Photo Credit: Roger L. Wollenberg/Getty
The easiest job requirement of a U.S. President may be the traditional holiday-time reading of storybooks to kids. But, chatting afterward with kids off the cuff may be another matter. When President Obama surprised children at the local Boys and Girls Club community center to read from The Polar Express on December 21, it’s no surprise that he handled both jobs with genuine charm.
The 27 kids, aged 6 to 11, seemed to really enjoy their moment with the President (as well as his basket of cookies). They presented him with T-shirts for Sasha and Malia, too.
Margaret Taley, a pool reporter with McClatchy Newspapers, said Obama’s "inflection and ad-libbing suggested that of an experienced bedtime-story-reading parent." She writes, "He even got into character during one passage where Santa says, 'Ho, ho, ho,' though [Obama’s] imitation sounded more like 'Huh, huh, huh.'"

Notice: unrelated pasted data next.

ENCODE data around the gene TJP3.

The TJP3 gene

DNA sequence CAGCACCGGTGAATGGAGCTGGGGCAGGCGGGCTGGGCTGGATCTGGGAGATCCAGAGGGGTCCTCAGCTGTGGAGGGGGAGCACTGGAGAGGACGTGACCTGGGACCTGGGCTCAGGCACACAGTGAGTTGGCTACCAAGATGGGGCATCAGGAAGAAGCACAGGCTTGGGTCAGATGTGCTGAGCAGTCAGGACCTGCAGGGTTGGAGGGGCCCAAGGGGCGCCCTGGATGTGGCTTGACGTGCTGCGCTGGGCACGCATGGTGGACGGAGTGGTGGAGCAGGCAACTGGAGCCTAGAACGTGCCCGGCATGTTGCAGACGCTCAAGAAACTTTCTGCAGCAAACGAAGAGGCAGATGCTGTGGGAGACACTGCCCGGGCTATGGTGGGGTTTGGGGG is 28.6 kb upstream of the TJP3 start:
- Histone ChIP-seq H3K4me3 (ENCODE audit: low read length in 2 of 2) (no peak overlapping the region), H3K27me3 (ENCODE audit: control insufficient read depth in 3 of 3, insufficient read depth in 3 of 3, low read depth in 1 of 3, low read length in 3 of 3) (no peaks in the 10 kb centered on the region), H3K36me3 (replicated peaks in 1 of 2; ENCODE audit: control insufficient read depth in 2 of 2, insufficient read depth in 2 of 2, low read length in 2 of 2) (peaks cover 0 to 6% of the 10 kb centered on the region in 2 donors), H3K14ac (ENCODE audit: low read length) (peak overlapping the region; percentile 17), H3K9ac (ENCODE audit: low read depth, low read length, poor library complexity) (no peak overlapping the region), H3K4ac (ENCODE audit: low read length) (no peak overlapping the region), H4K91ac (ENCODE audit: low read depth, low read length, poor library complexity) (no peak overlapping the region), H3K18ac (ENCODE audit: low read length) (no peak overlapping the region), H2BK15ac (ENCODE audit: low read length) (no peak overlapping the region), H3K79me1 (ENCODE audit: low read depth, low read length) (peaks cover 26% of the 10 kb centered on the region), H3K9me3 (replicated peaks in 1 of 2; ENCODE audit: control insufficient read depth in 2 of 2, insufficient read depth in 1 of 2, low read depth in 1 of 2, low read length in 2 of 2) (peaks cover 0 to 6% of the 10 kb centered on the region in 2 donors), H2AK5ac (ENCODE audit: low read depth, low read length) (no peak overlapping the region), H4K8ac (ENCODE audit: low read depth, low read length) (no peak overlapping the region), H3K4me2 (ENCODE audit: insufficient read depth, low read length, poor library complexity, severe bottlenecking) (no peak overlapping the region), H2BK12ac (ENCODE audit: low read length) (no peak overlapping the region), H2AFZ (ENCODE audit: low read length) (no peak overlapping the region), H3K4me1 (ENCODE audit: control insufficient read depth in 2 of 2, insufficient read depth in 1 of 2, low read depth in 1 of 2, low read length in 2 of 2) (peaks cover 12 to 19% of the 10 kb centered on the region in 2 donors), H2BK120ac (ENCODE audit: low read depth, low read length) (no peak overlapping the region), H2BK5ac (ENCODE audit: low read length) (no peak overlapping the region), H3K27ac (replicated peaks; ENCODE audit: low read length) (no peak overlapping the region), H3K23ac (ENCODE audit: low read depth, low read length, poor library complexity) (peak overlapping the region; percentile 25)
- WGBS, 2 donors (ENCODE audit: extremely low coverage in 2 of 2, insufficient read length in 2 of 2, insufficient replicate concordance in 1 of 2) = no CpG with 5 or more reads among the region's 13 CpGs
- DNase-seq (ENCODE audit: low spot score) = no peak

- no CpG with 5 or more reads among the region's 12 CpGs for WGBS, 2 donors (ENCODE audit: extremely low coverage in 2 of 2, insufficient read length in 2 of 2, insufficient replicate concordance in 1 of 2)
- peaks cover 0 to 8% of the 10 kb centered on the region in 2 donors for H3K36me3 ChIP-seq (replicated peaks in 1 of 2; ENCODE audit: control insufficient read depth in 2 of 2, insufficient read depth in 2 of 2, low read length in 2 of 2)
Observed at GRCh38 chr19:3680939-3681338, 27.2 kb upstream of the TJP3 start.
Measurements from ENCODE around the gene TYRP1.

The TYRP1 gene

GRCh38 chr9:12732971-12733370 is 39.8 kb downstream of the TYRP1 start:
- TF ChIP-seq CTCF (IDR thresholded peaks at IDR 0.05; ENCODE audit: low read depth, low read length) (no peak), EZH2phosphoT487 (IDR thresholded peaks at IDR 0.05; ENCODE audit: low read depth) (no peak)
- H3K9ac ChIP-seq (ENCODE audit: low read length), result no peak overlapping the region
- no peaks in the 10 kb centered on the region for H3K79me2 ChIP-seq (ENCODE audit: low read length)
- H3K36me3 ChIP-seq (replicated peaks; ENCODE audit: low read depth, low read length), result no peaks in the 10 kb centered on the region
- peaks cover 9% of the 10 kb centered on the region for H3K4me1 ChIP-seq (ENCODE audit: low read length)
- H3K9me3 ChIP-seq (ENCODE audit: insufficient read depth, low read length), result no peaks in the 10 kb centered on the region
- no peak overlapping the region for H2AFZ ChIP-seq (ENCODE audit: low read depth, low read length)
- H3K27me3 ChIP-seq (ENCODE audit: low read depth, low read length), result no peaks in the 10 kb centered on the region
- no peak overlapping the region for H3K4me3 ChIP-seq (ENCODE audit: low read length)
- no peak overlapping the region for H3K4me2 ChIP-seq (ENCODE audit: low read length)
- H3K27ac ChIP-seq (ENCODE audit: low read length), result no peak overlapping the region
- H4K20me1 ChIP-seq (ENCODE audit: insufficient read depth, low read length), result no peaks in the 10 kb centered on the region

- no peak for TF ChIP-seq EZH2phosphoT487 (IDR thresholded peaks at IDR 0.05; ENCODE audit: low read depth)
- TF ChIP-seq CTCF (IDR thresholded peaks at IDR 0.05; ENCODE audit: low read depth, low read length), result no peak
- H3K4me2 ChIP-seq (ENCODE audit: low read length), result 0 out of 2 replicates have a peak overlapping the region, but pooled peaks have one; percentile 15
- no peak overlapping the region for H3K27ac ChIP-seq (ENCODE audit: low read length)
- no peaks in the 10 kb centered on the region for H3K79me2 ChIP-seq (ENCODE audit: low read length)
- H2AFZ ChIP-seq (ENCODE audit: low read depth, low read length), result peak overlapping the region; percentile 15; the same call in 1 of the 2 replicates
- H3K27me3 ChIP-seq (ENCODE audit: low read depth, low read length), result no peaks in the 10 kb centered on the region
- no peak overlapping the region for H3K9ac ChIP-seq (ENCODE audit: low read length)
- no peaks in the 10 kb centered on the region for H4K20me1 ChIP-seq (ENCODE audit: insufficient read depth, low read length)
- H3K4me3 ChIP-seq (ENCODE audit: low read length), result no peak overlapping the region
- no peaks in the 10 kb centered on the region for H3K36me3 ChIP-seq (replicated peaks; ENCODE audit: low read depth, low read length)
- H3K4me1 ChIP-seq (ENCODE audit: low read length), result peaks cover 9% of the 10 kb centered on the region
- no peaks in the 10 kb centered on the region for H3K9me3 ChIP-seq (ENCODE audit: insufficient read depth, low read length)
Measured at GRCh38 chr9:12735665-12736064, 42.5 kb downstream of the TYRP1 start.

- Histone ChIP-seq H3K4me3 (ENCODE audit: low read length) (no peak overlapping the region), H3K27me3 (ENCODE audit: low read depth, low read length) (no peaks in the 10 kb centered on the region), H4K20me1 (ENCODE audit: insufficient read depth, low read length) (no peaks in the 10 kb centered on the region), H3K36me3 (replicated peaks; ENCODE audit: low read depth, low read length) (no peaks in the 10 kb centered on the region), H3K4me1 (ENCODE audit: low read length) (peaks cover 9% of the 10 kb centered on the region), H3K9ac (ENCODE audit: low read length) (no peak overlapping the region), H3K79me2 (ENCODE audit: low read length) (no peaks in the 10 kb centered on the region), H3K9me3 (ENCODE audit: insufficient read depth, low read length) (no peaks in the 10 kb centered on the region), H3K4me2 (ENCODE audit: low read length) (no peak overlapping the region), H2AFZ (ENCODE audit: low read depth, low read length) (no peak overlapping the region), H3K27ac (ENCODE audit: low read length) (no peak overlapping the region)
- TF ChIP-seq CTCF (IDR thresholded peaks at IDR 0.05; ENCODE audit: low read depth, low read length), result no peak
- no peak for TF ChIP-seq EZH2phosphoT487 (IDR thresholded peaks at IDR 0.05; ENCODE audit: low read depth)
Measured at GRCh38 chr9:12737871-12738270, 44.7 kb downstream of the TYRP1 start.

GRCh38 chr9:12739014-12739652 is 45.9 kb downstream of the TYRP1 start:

According to Taley, when the kids said they wanted iPods, cell phones, and video games for Christmas, the President responded, "Whatever happened to, like, asking for a bike?"
When a student said Christmas celebrates the birth of Jesus, Obama noted that it also represents "the possibility of peace."
The children wanted the President to stay longer, but alas he had more stressful things to do (like fix our health care system). Niko Letterbough, 7, also wanted a promise that Obama would come back and play foosball.
"You know, I hate getting beat," the President said.
"I'll let you win," Niko said.
"That's what I'm talking about," said the President.
Amongst all the promises a President has to make, that may be the one Obama would most love to keep.